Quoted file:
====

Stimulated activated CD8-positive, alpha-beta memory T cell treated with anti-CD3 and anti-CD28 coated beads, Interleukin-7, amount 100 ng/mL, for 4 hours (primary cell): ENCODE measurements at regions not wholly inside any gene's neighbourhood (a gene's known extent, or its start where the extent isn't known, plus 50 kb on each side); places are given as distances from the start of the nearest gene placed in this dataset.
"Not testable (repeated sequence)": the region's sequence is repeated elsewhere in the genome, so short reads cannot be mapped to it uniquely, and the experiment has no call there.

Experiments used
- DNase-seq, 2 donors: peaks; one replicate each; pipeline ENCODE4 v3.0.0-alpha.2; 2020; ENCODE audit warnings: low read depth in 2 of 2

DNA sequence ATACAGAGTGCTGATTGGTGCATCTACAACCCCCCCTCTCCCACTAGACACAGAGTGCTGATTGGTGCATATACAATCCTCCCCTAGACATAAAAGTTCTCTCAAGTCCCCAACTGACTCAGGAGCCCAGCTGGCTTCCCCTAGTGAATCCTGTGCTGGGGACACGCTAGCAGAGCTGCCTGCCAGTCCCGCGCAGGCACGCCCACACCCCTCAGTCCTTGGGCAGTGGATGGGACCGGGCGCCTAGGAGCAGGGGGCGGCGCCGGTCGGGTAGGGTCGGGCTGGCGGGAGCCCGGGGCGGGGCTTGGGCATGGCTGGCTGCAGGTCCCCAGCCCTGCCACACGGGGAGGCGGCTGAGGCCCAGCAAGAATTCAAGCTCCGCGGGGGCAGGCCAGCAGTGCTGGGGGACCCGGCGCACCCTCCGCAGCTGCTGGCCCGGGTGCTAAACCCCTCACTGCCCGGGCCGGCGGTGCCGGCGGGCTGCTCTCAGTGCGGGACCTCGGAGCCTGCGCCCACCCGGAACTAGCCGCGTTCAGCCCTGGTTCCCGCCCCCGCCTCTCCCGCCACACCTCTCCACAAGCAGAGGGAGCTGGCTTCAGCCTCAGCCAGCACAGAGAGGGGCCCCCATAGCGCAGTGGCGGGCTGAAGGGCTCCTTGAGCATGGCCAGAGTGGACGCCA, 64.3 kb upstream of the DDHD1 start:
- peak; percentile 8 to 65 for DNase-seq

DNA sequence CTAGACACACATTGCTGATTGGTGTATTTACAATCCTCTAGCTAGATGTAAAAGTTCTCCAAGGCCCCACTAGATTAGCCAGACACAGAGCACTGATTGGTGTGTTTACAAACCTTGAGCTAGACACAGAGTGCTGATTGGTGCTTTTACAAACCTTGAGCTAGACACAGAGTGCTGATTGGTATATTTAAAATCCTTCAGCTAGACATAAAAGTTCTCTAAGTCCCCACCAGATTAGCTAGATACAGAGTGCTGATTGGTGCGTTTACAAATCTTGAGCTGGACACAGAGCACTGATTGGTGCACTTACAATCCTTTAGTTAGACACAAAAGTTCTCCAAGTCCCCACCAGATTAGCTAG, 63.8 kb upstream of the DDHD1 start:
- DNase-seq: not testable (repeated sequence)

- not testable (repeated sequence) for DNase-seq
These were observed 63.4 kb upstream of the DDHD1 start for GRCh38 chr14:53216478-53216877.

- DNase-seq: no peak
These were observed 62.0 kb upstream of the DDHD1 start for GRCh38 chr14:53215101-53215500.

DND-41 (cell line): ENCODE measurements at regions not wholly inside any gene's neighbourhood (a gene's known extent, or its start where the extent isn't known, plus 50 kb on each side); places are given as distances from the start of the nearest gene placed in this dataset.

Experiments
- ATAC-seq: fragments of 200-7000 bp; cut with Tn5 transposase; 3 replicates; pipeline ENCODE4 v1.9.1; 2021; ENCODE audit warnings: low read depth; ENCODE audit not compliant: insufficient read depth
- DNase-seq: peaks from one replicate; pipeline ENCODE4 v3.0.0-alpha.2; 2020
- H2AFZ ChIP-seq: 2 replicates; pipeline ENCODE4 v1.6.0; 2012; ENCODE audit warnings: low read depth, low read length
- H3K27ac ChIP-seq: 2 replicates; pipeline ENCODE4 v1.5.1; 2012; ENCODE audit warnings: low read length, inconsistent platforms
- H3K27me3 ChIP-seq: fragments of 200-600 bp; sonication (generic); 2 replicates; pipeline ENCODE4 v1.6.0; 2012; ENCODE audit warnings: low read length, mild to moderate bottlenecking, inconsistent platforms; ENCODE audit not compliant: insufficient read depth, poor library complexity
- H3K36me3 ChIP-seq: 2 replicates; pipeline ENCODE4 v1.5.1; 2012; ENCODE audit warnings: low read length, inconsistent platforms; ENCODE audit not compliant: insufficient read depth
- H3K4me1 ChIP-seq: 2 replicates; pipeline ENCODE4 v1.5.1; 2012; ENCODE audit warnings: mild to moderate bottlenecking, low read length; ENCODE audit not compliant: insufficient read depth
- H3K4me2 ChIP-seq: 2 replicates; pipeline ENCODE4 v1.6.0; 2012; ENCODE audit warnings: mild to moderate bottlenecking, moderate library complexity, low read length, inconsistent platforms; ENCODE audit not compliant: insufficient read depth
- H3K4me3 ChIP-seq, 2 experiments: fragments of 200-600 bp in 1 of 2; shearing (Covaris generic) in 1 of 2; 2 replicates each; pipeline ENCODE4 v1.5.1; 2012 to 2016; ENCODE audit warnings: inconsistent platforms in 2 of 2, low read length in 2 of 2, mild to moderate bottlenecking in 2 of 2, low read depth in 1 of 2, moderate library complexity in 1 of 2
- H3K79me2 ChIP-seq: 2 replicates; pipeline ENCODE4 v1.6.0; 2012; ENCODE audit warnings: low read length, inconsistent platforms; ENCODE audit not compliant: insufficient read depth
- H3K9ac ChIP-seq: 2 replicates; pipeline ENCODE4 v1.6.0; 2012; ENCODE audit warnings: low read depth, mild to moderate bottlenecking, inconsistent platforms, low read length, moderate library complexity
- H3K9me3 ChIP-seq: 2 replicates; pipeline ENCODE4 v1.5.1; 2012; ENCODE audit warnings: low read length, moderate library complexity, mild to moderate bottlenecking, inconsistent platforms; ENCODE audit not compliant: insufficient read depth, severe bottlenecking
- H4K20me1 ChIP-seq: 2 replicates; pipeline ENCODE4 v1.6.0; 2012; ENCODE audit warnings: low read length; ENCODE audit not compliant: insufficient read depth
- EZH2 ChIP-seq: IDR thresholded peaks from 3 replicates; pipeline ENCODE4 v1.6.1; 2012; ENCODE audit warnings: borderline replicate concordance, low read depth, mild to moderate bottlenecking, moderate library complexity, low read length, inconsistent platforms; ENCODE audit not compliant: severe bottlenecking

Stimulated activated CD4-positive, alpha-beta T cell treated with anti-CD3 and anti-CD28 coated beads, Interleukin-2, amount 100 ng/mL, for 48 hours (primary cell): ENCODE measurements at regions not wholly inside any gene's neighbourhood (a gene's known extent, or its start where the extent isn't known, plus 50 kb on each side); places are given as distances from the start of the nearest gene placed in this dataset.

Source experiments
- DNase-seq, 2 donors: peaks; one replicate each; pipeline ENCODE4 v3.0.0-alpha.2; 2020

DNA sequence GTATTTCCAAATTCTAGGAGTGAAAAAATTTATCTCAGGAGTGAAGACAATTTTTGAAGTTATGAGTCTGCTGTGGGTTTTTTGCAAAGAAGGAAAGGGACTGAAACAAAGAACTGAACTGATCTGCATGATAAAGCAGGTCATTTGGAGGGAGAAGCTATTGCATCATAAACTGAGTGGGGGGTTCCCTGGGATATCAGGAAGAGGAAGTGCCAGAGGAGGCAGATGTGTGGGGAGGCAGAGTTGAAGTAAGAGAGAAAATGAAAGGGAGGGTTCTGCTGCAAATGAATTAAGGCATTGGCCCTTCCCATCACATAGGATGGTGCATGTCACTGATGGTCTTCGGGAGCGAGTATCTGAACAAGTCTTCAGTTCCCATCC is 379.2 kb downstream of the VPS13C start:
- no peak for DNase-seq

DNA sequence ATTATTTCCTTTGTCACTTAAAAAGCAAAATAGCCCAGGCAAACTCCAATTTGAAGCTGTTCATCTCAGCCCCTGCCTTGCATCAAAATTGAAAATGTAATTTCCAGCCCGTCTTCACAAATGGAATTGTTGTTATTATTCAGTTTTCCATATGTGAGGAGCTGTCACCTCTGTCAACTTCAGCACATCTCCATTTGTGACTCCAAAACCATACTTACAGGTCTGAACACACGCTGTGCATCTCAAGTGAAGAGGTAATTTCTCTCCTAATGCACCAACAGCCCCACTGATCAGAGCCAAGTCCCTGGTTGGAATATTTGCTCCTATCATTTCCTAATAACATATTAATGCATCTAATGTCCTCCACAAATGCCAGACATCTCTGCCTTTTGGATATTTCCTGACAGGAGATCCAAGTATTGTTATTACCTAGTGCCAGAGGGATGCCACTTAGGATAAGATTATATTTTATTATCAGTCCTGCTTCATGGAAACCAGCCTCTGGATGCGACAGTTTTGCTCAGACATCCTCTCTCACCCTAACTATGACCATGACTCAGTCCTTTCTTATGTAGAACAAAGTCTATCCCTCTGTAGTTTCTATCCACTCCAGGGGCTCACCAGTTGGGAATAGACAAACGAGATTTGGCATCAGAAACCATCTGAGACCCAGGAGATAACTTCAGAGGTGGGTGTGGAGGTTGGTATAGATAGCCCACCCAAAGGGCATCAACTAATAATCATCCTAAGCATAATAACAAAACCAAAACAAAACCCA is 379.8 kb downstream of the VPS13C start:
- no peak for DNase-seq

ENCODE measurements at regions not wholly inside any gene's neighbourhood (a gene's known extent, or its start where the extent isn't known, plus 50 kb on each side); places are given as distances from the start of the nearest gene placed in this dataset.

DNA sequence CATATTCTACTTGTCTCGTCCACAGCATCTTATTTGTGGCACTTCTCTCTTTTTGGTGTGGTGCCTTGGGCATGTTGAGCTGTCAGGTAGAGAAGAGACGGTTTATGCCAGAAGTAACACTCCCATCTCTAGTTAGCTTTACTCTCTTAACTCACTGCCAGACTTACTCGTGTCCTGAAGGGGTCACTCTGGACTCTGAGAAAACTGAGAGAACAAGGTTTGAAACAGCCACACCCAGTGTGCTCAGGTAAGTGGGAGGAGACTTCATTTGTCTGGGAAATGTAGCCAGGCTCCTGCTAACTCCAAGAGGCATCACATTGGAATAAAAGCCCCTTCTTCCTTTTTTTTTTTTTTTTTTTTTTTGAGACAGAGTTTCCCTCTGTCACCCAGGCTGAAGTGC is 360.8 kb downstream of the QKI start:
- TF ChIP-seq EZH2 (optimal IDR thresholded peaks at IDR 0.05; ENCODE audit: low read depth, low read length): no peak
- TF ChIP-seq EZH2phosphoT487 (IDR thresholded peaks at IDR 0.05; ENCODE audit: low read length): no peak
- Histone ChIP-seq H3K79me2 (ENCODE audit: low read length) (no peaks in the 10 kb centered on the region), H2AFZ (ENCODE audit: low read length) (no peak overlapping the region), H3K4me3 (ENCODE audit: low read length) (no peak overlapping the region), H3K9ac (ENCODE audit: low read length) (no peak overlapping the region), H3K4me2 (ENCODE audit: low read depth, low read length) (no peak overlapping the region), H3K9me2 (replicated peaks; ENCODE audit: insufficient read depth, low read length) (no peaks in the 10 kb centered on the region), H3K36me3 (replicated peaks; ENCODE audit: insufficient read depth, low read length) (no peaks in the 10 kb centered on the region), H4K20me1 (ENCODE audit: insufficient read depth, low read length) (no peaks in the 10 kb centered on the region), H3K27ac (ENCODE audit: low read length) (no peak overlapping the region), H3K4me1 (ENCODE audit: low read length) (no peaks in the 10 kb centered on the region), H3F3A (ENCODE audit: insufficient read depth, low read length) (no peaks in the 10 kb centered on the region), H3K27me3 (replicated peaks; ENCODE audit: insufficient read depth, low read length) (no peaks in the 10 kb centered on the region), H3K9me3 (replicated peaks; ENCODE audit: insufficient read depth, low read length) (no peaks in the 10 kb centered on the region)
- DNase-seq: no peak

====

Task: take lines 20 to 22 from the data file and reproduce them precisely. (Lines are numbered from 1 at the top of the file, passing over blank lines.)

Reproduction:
- H3K36me3 ChIP-seq: 2 replicates; pipeline ENCODE4 v1.5.1; 2012; ENCODE audit warnings: low read length, inconsistent platforms; ENCODE audit not compliant: insufficient read depth
- H3K4me1 ChIP-seq: 2 replicates; pipeline ENCODE4 v1.5.1; 2012; ENCODE audit warnings: mild to moderate bottlenecking, low read length; ENCODE audit not compliant: insufficient read depth
- H3K4me2 ChIP-seq: 2 replicates; pipeline ENCODE4 v1.6.0; 2012; ENCODE audit warnings: mild to moderate bottlenecking, moderate library complexity, low read length, inconsistent platforms; ENCODE audit not compliant: insufficient read depth